We agree, and the effect of my amendment is to achieve the same result.

Already, if a senior police officer reasonably believes that an assembly may result in serious public disorder, serious damage to property or serious disruption to the life of a community, or that the purpose of the assembly is to intimidate others, he or she can, under existing legislation, impose conditions on where the assembly takes place; tell an existing assembly to move somewhere else; limit how long it goes on for; and/or limit the numbers attending. The wording of my Amendment 80G in Motion F2 is different from simply insisting on the amendment we made to remove the new provision proposed by the Government on Report —as Motion F1 in the name of the noble Baroness, Lady Jones of Moulsecoomb, does—but the effect is the same.

The only thing the police cannot do under existing legislation is to ban a static protest altogether. The police already have all the tools they need to deal with unlawful assemblies, but to give the police the power to stop people protesting at all smacks of Putin’s Russia, not the United Kingdom of Great Britain and Northern Ireland. I will seek the opinion of the House on Amendment 80G in Motion F2.

On Motion G, we share the concerns of others that all large demonstrations that have the potential to spill over into the road and, either by accident or design, impede vehicular access to Parliament could be banned even when Parliament is not sitting. We believe that this is legislative overreach, relying as it does on the discretion of the police to enforce it or not. However, we do not agree that the police should be able to give permission to allow entrances to Parliament to be blocked when Parliament is in session, so we do not insist on Lords Amendment 82.

On Motion H, we share the concerns of others that those who engage in peaceful sit-down protests, however short the duration, should face the potential penalty of imprisonment for highway obstruction where previously they could have been only fined. As we saw with the Insulate Britain protests, existing legislation, including the application for and enforcement of injunctions, can be successfully used to deal with persistent offenders, including imprisonment for those who breach injunctions. However, with the undertaking given by the Minister at the Dispatch Box that imprisonment is intended to be used only in the most egregious cases, we hope that this increased penalty does not have the chilling effect it may otherwise have done on peaceful protest.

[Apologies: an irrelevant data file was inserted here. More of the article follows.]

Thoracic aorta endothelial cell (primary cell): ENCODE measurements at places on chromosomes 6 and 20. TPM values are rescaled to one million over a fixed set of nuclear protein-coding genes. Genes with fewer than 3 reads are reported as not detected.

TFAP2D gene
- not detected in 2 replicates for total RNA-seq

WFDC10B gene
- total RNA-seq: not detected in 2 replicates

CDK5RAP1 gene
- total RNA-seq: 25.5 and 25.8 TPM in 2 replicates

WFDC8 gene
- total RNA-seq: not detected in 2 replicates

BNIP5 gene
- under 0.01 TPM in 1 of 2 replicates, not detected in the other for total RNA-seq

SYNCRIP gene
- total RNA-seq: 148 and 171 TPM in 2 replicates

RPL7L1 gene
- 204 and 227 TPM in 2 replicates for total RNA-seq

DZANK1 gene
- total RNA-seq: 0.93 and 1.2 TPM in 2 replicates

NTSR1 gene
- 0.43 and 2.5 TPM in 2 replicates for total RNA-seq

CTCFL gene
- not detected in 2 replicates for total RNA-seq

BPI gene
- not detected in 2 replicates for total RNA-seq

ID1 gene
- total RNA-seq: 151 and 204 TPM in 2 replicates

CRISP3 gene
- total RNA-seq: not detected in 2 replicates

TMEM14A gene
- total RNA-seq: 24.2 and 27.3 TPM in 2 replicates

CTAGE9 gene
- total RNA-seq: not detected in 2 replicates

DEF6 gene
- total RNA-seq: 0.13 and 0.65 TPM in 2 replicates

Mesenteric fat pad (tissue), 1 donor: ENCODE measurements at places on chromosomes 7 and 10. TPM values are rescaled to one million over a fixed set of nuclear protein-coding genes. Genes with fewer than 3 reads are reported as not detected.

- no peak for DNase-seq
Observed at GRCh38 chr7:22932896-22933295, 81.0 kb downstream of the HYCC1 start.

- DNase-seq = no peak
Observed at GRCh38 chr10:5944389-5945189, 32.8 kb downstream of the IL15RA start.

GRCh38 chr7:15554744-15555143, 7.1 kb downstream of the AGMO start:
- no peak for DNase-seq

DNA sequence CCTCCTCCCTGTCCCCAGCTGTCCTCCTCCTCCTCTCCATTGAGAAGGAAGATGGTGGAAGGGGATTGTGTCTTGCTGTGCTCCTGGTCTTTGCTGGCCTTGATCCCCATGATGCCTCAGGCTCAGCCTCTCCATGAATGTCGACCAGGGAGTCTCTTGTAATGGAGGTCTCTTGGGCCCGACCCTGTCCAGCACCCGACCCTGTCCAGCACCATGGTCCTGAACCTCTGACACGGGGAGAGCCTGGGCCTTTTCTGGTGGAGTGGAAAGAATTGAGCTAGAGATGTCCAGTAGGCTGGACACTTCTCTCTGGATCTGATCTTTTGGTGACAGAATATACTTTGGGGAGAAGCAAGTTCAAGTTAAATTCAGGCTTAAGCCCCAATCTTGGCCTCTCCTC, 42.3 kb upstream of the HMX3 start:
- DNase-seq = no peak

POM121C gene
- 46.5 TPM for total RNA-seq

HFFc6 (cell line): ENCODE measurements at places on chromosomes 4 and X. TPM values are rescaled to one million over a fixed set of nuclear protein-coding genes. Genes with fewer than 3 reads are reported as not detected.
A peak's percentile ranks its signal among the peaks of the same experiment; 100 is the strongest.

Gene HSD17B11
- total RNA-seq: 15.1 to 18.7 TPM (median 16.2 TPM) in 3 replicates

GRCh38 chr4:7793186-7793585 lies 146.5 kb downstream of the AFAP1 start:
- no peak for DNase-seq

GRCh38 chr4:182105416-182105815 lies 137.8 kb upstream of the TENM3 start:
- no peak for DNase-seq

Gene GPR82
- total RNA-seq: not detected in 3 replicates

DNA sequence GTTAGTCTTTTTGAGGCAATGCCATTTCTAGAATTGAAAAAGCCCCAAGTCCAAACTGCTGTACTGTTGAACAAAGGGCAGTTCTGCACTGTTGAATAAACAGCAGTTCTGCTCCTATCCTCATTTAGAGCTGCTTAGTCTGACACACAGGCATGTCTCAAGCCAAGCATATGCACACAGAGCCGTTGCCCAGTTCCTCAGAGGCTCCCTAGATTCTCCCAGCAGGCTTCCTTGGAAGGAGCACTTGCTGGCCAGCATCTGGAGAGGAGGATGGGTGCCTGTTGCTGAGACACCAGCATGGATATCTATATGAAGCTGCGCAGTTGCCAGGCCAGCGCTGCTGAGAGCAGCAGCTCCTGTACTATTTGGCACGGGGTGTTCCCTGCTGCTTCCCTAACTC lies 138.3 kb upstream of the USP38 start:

On Motion N, we are grateful to the noble Lord, Lord Coaker, for raising the issue and for the Government’s response.

Photo of Baroness Fox of Buckley Baroness Fox of Buckley Non-affiliated

My Lords, I regret that we heard the Home Secretary and now the Minister accept the principle of the Opposition’s fast-track public space protection orders in relation to Motion H and use that to justify broader anti-protest amendments as a balance in protecting non-protesters. I regret it but I am not surprised. The danger of advocating any measures that strengthen anti-protest measures is that it sets a tone that suggests that some protesters are good and some are bad, which politicises a general and universal right that I think we should defend. Putting that to one side, I want to oppose the Government’s doubling-down on a noise trigger and follow on particularly from the remarks made by the noble Baroness, Lady Jones, and others who have expressed their opposition so well.

I want to nod to the democratic dilemma of this ping-pong and whether we are actually blocking democracy. When summing up the rejection of the second tranche of anti-protest amendments on Report, the noble Baroness, Lady Williams, chided all of us who opposed them for ignoring the public’s demand that authorities deal with new forms of protest activities such as those we have seen used by Extinction Rebellion and its offspring, such as Insulate Britain.

I disagreed that those amendments would have dealt with those new forms of protest. I thought they were so broad as to sweep up all and any protests, including anyone who might have wanted to protest against net zero, to take an example of a different political side. The state also already has huge powers, whether the Emergency Workers (Obstruction) Act or the Public Order Act, as we have heard, that could have been used to deal with these forms of protest which are a particular nuisance, as the public would have it. Despite that, I felt the Government were at least responding to a particular form of protest about which there has been some public agitation and concern. Therefore, that chiding was listened to.

But now, here we are with government amendments on protest that bear absolutely no relation to the Home Office’s motivation on new forms of protest. I do not think the Government have a democratic mandate for these amendments. Fundamental and foundational democratic rights, such as the right to assemble or protest or the right to free speech, should be protected by an iron curtain. If there is any attempt to undermine them, the presumption must rest with the Government to justify in absolutely clear terms, with a sense of the absolutely exceptional reasons for the proposed changes, any more draconian measures being brought in.

It just does not add up. As I have noticed before, even these new types of protest that apparently upset the public are often silent, so the noise trigger does not apply to them in any way whatever. The authorities should consider proposing accruing further power when limiting the right to assembly, and ultimately the right to free speech, only ever in exceptional circumstances. In this instance, those exceptional circumstances are just not there.